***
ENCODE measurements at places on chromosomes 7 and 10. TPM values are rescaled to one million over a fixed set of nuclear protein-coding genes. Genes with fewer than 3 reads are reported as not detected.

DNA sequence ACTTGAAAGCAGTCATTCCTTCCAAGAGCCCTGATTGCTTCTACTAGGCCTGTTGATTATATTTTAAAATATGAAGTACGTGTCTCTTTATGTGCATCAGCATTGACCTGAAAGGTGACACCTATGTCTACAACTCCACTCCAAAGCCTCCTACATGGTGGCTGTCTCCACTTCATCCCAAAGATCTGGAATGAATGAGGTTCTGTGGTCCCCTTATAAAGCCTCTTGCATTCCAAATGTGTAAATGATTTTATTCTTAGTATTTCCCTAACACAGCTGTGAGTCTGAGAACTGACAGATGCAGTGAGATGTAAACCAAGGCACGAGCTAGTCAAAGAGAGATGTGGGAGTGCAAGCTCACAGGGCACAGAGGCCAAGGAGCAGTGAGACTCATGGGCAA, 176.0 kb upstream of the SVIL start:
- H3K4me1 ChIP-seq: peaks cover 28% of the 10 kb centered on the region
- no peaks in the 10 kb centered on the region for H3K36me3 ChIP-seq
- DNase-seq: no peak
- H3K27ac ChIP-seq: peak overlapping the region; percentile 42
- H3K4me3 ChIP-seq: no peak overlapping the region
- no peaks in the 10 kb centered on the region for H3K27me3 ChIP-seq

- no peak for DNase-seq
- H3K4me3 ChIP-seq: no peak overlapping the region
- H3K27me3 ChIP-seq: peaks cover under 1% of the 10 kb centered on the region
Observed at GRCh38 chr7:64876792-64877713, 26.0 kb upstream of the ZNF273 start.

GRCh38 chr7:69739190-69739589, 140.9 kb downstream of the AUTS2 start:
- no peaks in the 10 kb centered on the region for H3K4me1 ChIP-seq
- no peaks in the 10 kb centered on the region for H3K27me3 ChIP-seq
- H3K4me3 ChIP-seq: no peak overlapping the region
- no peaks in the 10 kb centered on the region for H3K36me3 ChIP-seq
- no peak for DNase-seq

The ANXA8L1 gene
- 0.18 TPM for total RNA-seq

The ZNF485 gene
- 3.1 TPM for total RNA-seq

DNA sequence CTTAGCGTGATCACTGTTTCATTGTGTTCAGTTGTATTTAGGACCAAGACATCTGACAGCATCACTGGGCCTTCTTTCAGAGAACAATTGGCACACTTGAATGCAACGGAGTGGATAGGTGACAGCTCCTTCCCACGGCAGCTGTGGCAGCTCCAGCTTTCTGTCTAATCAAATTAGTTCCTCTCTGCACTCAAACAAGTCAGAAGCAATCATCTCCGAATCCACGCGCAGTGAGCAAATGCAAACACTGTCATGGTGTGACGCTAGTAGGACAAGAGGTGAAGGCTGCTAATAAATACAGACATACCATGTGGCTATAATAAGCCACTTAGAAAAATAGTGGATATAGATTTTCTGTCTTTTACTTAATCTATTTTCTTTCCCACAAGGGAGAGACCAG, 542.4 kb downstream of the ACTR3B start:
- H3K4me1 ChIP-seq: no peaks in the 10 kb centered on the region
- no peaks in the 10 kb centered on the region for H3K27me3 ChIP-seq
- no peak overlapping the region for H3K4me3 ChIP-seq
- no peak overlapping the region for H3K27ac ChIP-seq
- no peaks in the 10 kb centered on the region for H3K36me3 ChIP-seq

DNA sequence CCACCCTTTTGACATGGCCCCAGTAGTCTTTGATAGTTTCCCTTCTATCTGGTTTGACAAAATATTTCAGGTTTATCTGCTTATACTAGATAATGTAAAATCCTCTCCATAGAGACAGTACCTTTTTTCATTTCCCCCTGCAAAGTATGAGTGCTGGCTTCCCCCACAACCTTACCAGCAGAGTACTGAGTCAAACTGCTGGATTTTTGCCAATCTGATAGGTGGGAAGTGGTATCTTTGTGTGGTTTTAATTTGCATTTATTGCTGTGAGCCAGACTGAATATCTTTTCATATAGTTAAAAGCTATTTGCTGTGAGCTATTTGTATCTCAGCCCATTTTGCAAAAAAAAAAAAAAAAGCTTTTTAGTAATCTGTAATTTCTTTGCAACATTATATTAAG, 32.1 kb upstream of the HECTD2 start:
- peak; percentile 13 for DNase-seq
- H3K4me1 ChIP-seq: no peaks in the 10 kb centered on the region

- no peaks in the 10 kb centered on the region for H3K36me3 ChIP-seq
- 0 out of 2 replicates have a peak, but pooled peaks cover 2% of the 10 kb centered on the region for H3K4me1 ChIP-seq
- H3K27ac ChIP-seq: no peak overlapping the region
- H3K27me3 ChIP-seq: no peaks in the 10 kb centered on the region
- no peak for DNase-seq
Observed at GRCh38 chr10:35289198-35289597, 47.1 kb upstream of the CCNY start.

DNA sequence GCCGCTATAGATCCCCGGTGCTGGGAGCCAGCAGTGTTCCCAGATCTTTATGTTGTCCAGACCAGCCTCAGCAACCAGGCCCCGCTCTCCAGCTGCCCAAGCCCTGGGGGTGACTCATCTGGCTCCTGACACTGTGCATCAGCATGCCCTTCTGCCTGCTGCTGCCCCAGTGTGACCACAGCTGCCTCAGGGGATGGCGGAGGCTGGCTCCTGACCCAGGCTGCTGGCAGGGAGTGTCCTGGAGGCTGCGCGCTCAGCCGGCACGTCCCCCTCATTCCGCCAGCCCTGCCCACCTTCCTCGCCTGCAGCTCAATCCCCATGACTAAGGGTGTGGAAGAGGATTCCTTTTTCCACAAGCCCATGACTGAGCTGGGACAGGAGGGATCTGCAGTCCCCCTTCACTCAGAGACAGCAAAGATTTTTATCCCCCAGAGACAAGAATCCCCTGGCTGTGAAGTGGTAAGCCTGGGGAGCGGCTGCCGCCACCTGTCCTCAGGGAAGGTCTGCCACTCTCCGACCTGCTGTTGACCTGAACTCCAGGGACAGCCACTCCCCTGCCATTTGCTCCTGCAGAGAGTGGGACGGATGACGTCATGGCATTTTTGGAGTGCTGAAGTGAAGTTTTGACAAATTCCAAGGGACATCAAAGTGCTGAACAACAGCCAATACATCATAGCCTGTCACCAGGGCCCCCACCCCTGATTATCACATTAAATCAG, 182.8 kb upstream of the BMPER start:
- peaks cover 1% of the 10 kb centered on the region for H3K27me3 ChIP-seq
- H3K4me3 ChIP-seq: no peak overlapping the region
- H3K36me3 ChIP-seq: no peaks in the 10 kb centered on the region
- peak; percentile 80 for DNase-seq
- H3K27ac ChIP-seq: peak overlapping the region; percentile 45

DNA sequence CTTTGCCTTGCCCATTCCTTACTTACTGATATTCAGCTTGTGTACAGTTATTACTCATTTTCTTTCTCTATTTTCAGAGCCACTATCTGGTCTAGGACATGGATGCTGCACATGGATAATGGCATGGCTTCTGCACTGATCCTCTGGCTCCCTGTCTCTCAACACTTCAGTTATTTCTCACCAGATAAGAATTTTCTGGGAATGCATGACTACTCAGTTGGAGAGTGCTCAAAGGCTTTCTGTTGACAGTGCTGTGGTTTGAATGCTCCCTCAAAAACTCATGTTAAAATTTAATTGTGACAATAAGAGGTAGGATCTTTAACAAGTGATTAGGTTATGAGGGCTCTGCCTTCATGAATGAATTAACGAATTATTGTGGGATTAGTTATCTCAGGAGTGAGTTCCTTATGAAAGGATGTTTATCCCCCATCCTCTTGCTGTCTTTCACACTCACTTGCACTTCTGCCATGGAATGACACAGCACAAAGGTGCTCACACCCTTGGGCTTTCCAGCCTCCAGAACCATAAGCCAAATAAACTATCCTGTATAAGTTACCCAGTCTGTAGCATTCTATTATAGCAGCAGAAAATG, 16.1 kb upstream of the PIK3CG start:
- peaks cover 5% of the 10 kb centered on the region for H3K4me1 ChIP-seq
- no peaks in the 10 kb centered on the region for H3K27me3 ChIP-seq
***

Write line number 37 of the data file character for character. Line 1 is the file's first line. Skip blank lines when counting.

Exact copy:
Observed at GRCh38 chr10:35289198-35289597, 47.1 kb upstream of the CCNY start.